He was moving his legs under the table; perhaps he was nervous sitting in that cafe right across from me.  All the time, I thought of the message and menace of the Wolverine on his right calf. I thought of how it was so close and intimate with his young body. I thought how close to and comforted by the warm odors of his sock and his foot it must be. . . The Wolverine never really left my mind.  What would I have thought of him without it?  I didn’t, and still don’t, have a clear picture of that tattoo; it remains slightly amorphous and repulsive, like the aliens in the Sigorney Weaver movies.

“Can I come upstairs?  Just to kiss?”

 

And I said yes, and we did, but we almost went too far.  We kissed and we kissed, and I was unguarded in the things I whispered to him; I outlined in graphic detail what I wanted to do to him in bed, and he took my fingers in his mouth and stared up at me as he fed on them.  His face, as he sat on my loveseat, was very broad and flat and Asian; it was not conventionally beautiful, it was not beautiful at all.  But it was beautiful!  We kissed and his face was very big and round and close to mine as we kissed: he could have been anyone.  Kissing me, he wasn’t H*** anymore; he could have been any one of hundreds of young men I’d been with, and this frightened me.  He’s going to be like everyone else. . . His mouth in mine, I kept my eyes open and he looked very hungry: he could be anyone.  “You look Oriental and scary when I kiss you,” was what I said to him, “ and you don’t look like you.”

We walked around the block.  That was the only way I could stop what might have happened too early (according to my sex plan).  I don’t think he understood.  He thought I was just playing hard to get.  As we walked around the block I noticed how his head was slightly too large and slightly protruding from his shoulders, and how he swung his shoulders from side to side.  He seemed very disappointed when it was time to get into his car.  “I’ll call you,” he said, and we kissed.  He was a guy-guy to me, a regular guy.  Nothing effeminate or gay about him. Perhaps this points to my own shame.

And here I was, dating!

We were supposed to get together the following Friday.  On Wednesday I called him up just to chat and he was very happy I’d called.  “I wanted to know if we can see each other tomorrow instead of Friday,” he said.  “I forgot that I have a dinner I have to go to.  A friend of mine is going to propose to his girlfriend.  I have class tomorrow, but I’m going to get a friend to take notes for me. . .”

When I opened the door and saw him the next day, he looked young and slightly plump and very fresh and eager and he said, “You smell good!” in that sexy somewhat Texan voice of his.  “You smell good!”  (I’d just taken a shower.)  That was our best time!  We couldn’t stop necking even as we stood there right in the middle of the living-room.  It was all too good to be real! Things were going so well!   I wanted him badly.  No one in my life had ever been so eager to touch me.  Why had it taken 39 years to find him?  Would this thing turn out well for me?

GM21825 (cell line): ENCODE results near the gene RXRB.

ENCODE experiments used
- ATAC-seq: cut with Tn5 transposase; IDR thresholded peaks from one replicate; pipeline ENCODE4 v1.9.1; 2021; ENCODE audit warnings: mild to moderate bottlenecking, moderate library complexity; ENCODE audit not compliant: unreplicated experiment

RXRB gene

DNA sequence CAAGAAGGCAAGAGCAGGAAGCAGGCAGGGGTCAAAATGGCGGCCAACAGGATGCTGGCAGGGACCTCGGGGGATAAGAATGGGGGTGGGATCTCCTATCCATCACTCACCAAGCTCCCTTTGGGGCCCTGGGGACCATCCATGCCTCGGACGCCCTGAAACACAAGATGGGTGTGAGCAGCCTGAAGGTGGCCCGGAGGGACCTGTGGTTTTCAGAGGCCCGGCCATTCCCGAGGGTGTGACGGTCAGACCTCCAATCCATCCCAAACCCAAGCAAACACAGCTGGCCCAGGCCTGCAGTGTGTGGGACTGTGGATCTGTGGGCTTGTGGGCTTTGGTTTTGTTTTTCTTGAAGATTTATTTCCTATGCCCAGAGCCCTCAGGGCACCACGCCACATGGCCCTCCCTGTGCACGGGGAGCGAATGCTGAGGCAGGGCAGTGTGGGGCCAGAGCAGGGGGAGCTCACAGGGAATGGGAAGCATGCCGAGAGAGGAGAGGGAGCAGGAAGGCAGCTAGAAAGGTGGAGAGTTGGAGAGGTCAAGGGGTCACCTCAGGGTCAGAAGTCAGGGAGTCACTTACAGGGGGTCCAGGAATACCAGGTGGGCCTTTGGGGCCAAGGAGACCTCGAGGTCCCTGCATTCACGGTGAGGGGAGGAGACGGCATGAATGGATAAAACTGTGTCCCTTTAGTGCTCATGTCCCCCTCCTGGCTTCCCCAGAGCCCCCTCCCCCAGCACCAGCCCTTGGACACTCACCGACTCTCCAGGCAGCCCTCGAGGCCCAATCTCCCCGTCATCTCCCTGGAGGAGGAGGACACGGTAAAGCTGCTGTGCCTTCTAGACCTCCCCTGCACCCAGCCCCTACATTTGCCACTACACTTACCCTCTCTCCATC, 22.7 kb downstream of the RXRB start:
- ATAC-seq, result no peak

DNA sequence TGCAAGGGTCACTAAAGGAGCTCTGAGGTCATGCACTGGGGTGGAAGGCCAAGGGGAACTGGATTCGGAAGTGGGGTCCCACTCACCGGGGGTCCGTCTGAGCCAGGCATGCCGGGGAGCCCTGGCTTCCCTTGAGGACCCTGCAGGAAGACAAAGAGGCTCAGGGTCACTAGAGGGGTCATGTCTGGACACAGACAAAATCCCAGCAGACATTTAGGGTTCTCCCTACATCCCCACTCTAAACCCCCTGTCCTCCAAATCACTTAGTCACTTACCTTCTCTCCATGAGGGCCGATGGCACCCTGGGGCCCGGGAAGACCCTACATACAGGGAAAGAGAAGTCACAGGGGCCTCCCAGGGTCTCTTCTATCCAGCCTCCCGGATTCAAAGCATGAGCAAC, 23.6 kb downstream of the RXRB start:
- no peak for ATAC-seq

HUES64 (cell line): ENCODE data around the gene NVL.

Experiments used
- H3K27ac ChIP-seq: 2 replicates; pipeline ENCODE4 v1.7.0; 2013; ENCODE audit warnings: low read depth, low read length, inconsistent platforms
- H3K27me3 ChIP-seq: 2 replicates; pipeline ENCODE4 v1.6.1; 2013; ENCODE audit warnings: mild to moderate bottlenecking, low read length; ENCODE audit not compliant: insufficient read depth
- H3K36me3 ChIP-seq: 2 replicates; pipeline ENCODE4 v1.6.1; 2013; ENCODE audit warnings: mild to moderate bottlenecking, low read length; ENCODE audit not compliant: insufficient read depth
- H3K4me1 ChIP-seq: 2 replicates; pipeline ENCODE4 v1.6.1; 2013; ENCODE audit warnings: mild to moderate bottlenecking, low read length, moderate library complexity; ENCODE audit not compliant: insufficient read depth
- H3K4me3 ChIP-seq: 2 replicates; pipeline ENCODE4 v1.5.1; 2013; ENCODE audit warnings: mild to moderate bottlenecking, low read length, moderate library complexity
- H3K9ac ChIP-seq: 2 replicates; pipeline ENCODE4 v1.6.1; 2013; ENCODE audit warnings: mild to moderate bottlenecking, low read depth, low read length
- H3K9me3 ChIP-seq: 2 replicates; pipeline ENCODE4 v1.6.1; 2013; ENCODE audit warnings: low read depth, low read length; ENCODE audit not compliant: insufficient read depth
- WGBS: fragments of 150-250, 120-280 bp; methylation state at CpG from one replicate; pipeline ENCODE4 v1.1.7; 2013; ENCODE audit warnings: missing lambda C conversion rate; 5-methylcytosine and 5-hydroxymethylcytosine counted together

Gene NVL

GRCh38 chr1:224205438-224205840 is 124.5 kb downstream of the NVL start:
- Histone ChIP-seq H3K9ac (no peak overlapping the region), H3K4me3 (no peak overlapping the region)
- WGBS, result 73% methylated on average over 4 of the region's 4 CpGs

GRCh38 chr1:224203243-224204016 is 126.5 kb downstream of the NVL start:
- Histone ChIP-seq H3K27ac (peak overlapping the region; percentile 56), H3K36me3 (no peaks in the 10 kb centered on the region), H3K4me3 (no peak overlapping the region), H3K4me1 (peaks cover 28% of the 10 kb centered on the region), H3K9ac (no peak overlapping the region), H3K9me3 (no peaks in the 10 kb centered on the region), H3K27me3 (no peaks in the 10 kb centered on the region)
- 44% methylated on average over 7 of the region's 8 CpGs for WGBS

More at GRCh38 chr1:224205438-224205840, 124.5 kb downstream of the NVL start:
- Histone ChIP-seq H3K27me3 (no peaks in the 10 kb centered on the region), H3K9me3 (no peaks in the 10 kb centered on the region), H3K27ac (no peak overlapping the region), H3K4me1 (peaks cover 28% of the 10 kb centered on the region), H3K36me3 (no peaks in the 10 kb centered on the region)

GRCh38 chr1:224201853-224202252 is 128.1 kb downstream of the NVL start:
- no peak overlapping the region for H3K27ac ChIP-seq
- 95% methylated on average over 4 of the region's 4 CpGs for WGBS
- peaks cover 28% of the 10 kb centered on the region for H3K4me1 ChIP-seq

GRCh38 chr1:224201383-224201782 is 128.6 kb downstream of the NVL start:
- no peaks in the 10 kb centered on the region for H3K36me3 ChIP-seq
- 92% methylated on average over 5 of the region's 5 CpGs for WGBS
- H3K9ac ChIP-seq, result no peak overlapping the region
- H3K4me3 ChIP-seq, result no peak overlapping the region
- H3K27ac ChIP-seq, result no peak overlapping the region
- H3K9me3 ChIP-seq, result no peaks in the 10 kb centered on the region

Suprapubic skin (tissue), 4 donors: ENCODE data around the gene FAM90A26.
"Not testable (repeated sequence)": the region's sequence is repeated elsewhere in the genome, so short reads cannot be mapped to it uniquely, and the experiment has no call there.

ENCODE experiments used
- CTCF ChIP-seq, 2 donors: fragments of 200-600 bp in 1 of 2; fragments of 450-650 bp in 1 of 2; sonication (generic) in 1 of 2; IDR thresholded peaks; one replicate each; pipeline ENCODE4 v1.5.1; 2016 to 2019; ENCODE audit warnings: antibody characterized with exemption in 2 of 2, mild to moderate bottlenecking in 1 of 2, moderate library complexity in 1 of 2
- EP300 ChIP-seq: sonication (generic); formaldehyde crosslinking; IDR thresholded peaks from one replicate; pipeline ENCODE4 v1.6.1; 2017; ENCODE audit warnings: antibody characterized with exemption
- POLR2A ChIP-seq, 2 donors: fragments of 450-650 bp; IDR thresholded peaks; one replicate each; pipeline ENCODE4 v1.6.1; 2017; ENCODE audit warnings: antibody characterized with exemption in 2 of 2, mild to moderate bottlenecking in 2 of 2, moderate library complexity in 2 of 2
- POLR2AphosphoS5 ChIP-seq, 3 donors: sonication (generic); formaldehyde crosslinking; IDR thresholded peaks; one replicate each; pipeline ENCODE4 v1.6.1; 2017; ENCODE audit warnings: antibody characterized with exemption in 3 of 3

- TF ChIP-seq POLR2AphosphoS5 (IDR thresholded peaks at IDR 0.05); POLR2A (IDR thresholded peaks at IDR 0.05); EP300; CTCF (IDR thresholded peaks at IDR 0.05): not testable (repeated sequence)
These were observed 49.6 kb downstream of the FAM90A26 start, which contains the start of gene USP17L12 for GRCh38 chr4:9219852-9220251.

It was time for dinner, and as soon as we went down to his car I could see him change from Superman to Clark Kent again, and the change excited me.  We went to South Pasadena, to Gus’s BBQ restaurant on Fair Oaks Avenue.

“Sometimes I am a little nervous,” I said, “going out with people I don’t know that well yet.”

“Nervous?  I’m not nervous when I’m around you. That’s why I like being with you.”  And a few seconds later he knocked over a glass of water.

It was our best time, but it would be boring to relate every single thing that was said and done that night.  It was the beginning of March and we talked about my life in Spain, about his family and his being brought up without a father; we talked about possums and the book American Psycho.  I told him when I was twelve I was studying about the presidents and I asked him what he’d been doing.  And he said, “Playing baseball. . .”

 

Very much my “disowned self.”  The kind of kid who played baseball.  I didn’t.  I was a sheltered only child and I’d been give up for adoption, adopted by older German Jewish people.  I’d never had any siblings for company and grew up listening to Mozart instead of Rod Stewart and speaking with a kind of German accent.  Since I was a little boy I liked other boys but not the ones who were like me: I liked the ones who were chosen first for the team, the very active, rugged yet pretty all-American boys.  H*** was my perfect fantasy boy: Asian and yet very American, strong and ordinary, a conformist, a popular guy with a tattoo and a cell phone, someone who listened to the right kind of music.  I’m not exactly sure what to call the kind of music he liked, but it was angry and very young music.  My “operating ego” is the person I have become: the one who writes and listens to a certain kind of music and doesn’t play sports, etc; my “disowned self” is someone like H***, the kind of person I might have become if my birth mother hadn’t gotten rid of me.  We are–it is said–attracted to people on the basis of a “wound”; this is woundology.  My attraction to H*** was based on a wound.  He was–in the language of Sexual Compulsives Anonymous–a “trigger”: someone who triggers the obsession.  On the other hand, someone completely lacking in any of the qualities of the disowned self I have listed (and I went on dates with a few of those while my ad was up!) would not be physically appealing or compelling in any way.